We were somewhat surprised that interviewing street people was no more difficult than interviewing anyone else. There were certain challenges of course, but these we were usually able to turn into opportunities. For example, since our interviews took place outside (mostly in public parks), there were quite a few interruptions. Several times, friends of the people we were interviewing came up and started talking to us during the interviews. On at least three occasions during Sadie’s interview, she was approached by people either offering or requesting drugs. These incidents produced interesting tape, and we included them in the piece where possible. There was also the matter of the dogs. The participants had to manage being interviewed and watching over their pets at the same time. Stray’s dog Jax in particular seemed to want to run around the park and nearby road. We were able to get some good tape of Stray yelling after Jax to come back to where we were sitting.
Overall, we found that the people who agreed to participate were eager to talk to us. It should perhaps go without saying that we did not pay them for their participation (although one of them asked for payment), but we did share our sandwiches with them (and their dogs). However, the intensity, warmth and length of their responses to our questions leads me to believe that the homeless kids we interviewed were speaking because they wanted to be heard, and not for any other reason.
The university district has in recent years enacted some drastic (and possibly unconstitutional) local ordinances targeted directly at homeless kids who tend to congregate on certain streets. These laws ban sitting or lying down on the sidewalks or in doorways, and the Seattle Police have taken to enforcing them with draconian strictness. Two weeks after moving to Seattle I was cited and briefly detained by a couple of officers for sitting on the ground in front of a University district falafel shop while eating my lunch. Laws like this are the business community’s way of telling homeless people, and their pets, to move on to some other neighborhood. That they do; when I first lived in Seattle, the Belltown neighborhood (directly north of downtown Seattle) was a Mecca for homeless folks. Nowadays it is almost completely devoid of them; gentrification, city ordinances and shelter closings have seen to that.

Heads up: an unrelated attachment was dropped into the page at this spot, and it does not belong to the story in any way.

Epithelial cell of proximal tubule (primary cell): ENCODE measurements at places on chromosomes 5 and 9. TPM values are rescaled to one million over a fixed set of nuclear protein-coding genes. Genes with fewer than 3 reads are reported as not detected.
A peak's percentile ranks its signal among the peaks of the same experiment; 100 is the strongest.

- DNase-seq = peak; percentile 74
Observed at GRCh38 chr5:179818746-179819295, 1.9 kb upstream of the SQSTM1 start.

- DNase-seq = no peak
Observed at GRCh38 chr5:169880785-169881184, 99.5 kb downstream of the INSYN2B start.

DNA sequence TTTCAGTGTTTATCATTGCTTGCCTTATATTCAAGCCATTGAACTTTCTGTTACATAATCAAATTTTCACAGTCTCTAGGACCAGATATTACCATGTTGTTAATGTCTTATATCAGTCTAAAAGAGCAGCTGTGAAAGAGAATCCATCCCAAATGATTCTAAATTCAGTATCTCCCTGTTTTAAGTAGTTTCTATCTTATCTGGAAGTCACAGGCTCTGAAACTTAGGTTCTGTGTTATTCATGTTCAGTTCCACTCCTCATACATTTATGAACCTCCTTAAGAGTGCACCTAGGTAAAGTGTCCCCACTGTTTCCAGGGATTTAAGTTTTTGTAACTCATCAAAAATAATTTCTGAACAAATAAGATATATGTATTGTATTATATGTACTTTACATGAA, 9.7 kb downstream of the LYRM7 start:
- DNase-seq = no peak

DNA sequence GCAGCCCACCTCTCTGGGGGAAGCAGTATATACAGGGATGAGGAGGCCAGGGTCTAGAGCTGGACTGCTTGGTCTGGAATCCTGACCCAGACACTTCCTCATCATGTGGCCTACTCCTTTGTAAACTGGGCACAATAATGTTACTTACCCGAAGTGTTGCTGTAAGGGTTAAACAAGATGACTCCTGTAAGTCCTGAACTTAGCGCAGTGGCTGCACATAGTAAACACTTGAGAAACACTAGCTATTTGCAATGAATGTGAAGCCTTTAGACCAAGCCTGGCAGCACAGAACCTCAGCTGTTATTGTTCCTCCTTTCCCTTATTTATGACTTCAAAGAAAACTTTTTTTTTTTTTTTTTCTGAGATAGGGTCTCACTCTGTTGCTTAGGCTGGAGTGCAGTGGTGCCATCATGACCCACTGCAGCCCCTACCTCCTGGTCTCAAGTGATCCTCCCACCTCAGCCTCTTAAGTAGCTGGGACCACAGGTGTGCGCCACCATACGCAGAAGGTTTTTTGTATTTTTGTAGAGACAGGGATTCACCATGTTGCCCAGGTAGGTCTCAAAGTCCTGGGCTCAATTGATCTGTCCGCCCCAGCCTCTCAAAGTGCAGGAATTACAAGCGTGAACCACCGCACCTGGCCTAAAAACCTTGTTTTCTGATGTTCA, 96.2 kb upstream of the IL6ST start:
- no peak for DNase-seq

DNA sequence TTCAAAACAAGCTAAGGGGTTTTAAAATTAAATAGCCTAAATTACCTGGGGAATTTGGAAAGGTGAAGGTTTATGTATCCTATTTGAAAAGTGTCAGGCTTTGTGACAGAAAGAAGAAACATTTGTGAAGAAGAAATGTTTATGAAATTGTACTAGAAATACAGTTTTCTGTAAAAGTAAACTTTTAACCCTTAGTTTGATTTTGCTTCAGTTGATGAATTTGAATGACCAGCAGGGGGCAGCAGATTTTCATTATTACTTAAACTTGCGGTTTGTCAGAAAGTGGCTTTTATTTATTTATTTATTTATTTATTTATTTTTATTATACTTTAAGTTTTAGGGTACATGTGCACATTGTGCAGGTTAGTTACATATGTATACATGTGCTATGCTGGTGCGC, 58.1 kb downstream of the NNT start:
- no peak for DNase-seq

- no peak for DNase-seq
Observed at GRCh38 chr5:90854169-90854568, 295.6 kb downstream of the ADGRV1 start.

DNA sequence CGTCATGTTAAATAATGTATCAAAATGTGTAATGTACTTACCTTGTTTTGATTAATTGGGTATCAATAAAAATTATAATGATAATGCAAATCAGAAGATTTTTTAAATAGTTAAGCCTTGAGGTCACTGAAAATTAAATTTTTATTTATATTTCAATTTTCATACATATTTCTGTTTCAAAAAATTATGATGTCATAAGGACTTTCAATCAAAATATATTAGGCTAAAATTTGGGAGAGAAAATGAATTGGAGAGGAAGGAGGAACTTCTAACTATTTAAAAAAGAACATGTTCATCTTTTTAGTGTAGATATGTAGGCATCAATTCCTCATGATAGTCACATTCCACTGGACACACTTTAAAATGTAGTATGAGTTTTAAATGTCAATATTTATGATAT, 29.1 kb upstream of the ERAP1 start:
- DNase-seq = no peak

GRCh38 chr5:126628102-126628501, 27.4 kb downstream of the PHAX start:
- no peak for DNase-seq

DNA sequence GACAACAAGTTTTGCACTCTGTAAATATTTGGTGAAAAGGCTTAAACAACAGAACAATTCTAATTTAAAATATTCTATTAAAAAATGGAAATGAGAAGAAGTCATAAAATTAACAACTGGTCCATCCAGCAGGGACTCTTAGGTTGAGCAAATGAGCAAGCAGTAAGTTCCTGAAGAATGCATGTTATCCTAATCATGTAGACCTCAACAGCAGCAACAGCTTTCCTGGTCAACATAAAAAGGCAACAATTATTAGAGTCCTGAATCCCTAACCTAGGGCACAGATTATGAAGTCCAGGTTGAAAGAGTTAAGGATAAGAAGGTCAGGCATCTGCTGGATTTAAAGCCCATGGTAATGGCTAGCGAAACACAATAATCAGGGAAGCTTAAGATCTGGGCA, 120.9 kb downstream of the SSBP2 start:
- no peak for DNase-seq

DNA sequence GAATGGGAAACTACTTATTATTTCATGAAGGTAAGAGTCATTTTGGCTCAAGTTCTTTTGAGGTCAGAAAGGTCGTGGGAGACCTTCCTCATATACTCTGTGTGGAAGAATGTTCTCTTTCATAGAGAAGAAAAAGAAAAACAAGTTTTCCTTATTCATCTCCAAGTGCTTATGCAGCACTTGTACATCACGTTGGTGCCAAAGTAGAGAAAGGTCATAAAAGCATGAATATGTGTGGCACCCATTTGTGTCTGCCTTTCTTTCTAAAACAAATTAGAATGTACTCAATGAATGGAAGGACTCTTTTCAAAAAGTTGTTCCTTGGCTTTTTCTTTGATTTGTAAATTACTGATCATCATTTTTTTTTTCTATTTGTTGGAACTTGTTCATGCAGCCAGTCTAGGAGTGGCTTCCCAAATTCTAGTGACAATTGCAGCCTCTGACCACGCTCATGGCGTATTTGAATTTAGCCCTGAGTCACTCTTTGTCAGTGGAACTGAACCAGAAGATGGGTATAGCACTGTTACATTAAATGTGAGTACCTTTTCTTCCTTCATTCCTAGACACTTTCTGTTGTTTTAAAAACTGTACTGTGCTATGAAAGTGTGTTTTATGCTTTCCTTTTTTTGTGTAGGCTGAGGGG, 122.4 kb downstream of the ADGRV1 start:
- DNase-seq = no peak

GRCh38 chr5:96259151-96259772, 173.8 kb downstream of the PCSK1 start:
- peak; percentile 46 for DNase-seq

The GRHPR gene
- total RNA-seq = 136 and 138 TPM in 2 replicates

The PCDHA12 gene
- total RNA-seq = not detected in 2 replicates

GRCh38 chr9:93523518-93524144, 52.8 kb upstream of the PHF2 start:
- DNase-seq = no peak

For the underrepresented, e.g. dogs...
Help Transom get new work and voices to public radio by donating now.
Street Dogs: Original Version
Comments on First Version of Street Dogs (email)
Dear Matt and Jake,
When the piece started, I was captivated even though I didn’t know where I was going. Part of that was due to the rhythm of the bites, the street percussion. I was engaged by the musical quality in lieu of an apparent narrative.
Your structure, though, is more literary than radiophonic. Each grouping of voices contains all four speakers, separated by a block of narration. But this is not clear to the listener because we don’t recognize their voices. I didn’t know it until I looked at the script. We can’t tell them apart because we’ve just met them. They are a faceless chorus to us. Your arrangement schematic in a way that makes sense “viewed from above” on the page doesn’t translate into the linear “on the ground” movement in time.
Can we consider laying out the piece musically, disregarding the notion of all four getting a chance to speak on each theme? Maybe they interrupt each other, or share in telling some part of their reality by cutting back and forth between them in much faster style occasionally. No listener will be able to discern individual identities, so think of them as libretto. The score is the music, and the street sounds, their calling and cooing to the dogs, the dogs themselves.
Let the piece sound the like the broken, vulnerable reality it represents.Let things happen gently and also suddenly. Loud and soft. Overlap and weave. Re-use sonic elements: “Jax!”
Cut EVERYTHING that doesn’t relate to dogs, unless we can jam it into the preamble.
Did you get any other great tape besides what’s there? When you think back does anything stick in your mind that didn’t make it into the piece?
all for now…